Delete
    3. Anonymous7:20 PM

      I believe we imported the plural S from French via the Normans. Prior to that our Germanic roots did it the way that language does, typically "-en", the only remaining examples of which I can think of are "oxen" and of course "children" ("women" I think took a different route).

      As for the apostrophe, there is no form of correct English that pluralizes using it, at all. The New York Times AFAIK still persists in using it on decades (e.g. "the 1980's [sic]) but they're in error.

      Delete
  5. Anonymous6:35 AM

    -s for plurals just part of the English language, as it is in many other languages that descended from proto-Indo-European. Old English singular plural possessives were most often in the form -es, while plural genitives in that form ended in -esa, but as English lost most of its inflections, people stopped pronouncing them. that's why you "abbreviate" singular plurals by replacing the unpronounced "e" with an apostrophe ("the swan's throat") while in the plural form, the apostrophe replaces the missing final -a ("the swans' throats"). And that's why using the terminal apostrophe to indicate possession on singular nouns that happen to end in -s is a mistake. It's easy to see how people make this mistake, as it seems like an arbitrary rule until you know the history. Which history, moreover, is never taught and hardly known by anyone who teaches grammar.

    As goofy points out, using apostrophes in plurals of acronyms is common not thought to be wrong: in fact, until it was forbidden by the 10th Century grammarians, there was a tradition of using an apostrophe-s with strange or borrowed words, though, evidently, never with proper English words.

    ReplyDelete
    Replies
    1. I don't think the possessive apostrophe was used to replace the missing final "-a". The possessive apostrophe was first used in the 16th century, and by then English had long lost that inflection.

      Delete
    2. Anyway, "-esa" was not a noun ending in Old English as far as I know.

      The plural possessive apostrophe, as in "the swans' throats" was established in the middle of the 19th century. As far as I can see, this apostrophe isn't standing in for anything.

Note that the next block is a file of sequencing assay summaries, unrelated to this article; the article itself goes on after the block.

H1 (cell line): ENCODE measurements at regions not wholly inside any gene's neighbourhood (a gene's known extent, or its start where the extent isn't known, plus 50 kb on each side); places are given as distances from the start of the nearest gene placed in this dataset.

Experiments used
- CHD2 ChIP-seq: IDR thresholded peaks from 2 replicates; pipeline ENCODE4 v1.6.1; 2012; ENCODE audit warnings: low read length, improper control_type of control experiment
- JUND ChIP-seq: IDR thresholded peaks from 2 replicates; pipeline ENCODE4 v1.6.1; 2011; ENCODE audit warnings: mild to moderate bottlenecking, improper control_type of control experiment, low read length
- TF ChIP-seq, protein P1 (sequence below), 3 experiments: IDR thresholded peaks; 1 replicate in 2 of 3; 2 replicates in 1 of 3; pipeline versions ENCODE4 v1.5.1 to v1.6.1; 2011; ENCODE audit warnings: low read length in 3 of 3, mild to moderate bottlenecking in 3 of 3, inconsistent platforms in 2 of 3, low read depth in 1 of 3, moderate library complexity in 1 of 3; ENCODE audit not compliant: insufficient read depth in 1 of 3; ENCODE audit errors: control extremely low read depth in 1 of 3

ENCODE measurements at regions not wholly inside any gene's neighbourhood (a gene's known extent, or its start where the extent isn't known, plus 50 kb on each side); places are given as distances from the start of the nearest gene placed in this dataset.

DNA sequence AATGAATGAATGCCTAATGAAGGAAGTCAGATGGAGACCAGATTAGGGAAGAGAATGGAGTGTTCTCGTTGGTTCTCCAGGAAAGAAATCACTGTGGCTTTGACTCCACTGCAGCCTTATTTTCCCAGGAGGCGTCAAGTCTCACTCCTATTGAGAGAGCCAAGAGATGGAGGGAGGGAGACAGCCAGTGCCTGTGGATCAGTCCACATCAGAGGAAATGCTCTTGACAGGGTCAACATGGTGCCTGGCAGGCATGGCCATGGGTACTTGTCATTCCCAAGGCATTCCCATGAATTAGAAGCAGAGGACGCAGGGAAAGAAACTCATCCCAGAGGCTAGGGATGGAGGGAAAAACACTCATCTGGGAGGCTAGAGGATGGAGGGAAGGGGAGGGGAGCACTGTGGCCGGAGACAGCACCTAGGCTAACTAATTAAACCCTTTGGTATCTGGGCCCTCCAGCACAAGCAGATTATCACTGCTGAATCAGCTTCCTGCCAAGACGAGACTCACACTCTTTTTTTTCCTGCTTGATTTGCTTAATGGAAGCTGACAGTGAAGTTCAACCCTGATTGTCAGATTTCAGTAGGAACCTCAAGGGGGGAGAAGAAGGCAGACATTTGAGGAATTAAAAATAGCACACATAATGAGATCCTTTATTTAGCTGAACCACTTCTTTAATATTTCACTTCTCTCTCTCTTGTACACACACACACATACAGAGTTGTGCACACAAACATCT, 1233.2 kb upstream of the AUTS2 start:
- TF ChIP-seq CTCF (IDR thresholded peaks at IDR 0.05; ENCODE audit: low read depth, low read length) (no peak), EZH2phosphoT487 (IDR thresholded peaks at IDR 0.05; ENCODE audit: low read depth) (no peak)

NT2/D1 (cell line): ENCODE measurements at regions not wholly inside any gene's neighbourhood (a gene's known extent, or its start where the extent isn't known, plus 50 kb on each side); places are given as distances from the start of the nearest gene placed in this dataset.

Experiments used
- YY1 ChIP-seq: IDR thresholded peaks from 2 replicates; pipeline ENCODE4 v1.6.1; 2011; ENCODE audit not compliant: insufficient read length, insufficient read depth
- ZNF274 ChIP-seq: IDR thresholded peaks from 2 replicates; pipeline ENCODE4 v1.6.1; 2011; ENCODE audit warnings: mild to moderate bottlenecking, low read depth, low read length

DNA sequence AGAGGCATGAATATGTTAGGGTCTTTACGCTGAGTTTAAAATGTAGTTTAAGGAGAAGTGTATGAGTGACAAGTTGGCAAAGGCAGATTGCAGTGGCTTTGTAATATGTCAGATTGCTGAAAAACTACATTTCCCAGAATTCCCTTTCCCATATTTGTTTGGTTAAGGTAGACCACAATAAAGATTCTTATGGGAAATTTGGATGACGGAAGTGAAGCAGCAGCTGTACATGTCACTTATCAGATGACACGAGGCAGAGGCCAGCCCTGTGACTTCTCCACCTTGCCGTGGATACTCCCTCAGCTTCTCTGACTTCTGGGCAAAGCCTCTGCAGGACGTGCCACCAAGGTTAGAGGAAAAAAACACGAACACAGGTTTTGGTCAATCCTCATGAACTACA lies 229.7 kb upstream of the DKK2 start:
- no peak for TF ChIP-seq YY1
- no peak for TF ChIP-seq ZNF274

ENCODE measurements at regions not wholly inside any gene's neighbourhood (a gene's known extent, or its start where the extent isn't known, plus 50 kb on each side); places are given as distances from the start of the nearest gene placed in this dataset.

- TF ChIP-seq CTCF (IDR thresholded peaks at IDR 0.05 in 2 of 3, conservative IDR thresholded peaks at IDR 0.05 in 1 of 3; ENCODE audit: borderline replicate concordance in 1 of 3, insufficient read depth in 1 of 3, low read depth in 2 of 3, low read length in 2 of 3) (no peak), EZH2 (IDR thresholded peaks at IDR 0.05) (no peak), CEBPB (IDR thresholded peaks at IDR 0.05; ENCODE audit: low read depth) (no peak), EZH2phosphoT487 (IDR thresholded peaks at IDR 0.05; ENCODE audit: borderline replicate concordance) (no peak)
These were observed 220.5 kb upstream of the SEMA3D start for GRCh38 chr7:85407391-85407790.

Delete
  6. Anonymous6:53 AM

    oops: that should obviously be "19th century grammarians" not "10th"!

    ReplyDelete
  7. Anonymous11:41 AM

    Today it would be more correct to write "Paint it, African-American"

    ReplyDelete
  8. Perhaps it's indicative of today's hypersensitive PC culture that "Paint It, Black" -- with the superfluous comma -- would be construed as racially offensive. For all we know, the singer could be addressing a painter whose name happens to be Black.

    The cover of the Mamas and the Papas' first album had their name printed as "The Mama's and the Papa's", with unnecessary apostrophes. And Bobbie Gentry's classic "Ode to Billy Joe" is still frequently misspelled as 'Ode to Billie Joe," thanks to a record label screwup. Billie is usually a girl's name.

    Then there's the 1982 hit "Come On Eileen" by Dexys Midnight Runners. That song title desperately needs a comma after the word "on". As written, it has a completely unintended meaning.

    ReplyDelete
    Replies
    1. Anonymous7:23 PM

      LOL, good point on the last.

      No one however suggested the form "Paint It, Black" was "racially offensive". There can be nothing "offensive" about a simple neutral descriptor containing no value judgment.

      Delete